It amuses me that the mythos of ancient pagan Etruria, later to be the seat of Catholicism, just so happens to show evidence of a trinity built around the all-seeing Tinia in much the same way as the modern Catholic Trinity is built around the all-seeing Yahweh. But Etruscans win; they thought of it first. Tinia was the head of the Etruscan pantheon, the god of all gods. Neither Father Murphy nor the average modern Etruscanist will likely tell you the following because between religious extremism, mystery marketing, and the aimless pedantry of teasing meaning out of the nebulous Martianus Capella, no matter how futile, it seems that simple common sense is having a hard time competing for air time.
Evidence for a solar trinity is right there on the Piacenza Liver (illustrated above) where three incarnations of Tinia are recorded in abbreviated form side-by-side on its border, on the right-hand side above (tin. cilen., tin. θvf., and tins θne.), and only after these three portions do we find the section for his consort, Uni (here written as uni mae, equivalent to Roman Juno Maia).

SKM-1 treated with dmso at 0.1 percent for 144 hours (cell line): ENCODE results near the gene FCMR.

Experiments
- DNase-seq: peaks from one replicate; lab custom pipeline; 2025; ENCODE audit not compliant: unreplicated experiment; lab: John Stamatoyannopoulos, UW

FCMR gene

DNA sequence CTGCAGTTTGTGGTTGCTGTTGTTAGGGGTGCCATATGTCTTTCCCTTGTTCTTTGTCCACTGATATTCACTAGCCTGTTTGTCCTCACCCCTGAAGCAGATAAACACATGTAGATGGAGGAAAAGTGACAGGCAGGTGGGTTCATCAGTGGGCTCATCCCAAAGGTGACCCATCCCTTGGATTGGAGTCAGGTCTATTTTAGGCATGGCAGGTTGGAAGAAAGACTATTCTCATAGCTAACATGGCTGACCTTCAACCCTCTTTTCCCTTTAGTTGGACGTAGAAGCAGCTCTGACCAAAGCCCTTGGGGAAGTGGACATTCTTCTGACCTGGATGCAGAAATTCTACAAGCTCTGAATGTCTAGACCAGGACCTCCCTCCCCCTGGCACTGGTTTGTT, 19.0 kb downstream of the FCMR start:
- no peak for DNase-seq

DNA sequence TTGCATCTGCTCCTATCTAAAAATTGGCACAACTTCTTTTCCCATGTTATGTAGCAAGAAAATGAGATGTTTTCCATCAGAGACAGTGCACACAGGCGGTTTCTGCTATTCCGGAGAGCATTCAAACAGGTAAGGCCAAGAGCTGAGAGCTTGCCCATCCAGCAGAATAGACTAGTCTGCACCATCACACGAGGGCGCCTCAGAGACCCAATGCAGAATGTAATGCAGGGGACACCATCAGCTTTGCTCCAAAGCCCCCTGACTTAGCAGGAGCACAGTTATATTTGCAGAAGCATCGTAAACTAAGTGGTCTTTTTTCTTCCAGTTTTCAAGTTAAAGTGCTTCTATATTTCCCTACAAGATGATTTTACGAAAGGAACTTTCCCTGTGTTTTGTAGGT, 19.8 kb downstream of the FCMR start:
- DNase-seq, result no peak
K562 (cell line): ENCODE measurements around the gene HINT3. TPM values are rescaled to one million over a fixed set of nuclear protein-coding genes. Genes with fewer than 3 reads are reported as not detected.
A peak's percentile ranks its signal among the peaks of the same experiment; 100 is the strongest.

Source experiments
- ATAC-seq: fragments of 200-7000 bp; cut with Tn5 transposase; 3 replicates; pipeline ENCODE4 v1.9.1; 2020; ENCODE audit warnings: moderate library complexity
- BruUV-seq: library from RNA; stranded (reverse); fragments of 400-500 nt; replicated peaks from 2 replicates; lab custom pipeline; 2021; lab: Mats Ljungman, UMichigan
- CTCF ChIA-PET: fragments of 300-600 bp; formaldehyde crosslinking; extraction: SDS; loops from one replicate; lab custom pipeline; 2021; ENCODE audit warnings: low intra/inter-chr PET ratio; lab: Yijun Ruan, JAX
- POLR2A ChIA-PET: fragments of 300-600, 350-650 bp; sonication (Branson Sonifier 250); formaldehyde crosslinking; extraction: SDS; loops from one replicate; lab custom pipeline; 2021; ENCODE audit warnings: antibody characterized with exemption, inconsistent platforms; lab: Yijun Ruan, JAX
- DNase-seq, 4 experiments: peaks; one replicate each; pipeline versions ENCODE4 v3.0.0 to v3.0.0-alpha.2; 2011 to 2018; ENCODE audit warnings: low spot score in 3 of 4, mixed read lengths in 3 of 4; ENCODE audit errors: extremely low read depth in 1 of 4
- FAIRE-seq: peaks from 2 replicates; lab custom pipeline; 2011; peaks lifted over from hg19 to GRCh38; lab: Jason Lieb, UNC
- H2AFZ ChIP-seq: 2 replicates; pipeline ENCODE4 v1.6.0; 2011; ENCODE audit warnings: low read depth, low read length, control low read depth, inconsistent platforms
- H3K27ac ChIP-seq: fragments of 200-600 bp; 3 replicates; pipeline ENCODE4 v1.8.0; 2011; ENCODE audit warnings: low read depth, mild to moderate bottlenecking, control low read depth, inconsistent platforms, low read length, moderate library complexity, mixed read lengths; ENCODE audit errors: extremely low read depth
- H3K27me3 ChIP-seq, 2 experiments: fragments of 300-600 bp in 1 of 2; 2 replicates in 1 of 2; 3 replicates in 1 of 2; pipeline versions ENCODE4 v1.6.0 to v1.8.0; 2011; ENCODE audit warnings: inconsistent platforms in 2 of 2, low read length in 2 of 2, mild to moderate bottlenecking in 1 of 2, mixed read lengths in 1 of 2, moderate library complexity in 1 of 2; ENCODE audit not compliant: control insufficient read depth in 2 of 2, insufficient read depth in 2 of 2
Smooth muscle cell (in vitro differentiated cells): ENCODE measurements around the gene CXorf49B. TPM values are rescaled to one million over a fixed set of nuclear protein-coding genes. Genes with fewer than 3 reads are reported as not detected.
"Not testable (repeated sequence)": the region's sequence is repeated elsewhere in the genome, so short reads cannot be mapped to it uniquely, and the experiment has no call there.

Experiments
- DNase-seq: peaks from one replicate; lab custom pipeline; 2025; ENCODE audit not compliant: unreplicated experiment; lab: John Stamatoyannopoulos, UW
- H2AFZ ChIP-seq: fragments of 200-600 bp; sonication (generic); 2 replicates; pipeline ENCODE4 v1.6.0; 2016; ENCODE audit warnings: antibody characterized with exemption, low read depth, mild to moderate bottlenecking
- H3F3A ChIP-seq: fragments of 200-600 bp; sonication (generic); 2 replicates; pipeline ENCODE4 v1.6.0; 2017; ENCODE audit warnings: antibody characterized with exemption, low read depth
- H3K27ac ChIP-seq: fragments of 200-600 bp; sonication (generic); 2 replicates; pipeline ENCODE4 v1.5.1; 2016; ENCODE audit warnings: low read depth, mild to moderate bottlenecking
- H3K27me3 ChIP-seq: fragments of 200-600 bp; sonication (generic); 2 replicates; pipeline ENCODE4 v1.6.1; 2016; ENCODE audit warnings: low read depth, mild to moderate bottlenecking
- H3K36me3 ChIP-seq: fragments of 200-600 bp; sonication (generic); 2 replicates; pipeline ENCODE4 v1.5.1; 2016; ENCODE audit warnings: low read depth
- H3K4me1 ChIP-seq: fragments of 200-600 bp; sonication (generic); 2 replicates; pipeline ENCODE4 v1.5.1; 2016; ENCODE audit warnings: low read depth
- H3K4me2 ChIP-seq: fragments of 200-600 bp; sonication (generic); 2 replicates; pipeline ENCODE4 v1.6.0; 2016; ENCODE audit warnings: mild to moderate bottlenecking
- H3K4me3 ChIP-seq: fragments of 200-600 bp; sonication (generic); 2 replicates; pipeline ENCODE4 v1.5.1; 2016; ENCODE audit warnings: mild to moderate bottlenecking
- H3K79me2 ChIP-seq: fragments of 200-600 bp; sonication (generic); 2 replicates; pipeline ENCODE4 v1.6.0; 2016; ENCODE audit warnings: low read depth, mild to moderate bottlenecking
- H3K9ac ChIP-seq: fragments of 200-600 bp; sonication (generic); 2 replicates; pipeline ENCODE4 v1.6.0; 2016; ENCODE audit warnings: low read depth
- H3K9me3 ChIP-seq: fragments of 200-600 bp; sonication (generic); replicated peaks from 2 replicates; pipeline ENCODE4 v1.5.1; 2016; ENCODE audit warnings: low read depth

Since the forms are abbreviated here and since these epithets appear to be hapaxes, one can only surmise the full forms. From what I know of Etruscan grammar, the full epithets are perhaps best read as Tin Cilensl, Tin Thufl and Tin Thneth. (Tins is merely a genitive case form meant to refer to the region *of* the deity in question and these suffixes were added off-and-on by the artist of the bronze liver due to spatial constraints. Thus, Cilensl too marks the region *of* Cilens, for example.)
Tinia's epithets find clear equivalents in Roman religion (and even Umbrian and Ancient Greek religions) lest anyone feign doubt:
- Tin Cilensl = Iupiter Summānus (Jupiter of Night)
- Tin Thufl = Iupiter Fidius (Jupiter of Oath)
- Tin Thneth = Iupiter Tonans (Thundering Jupiter)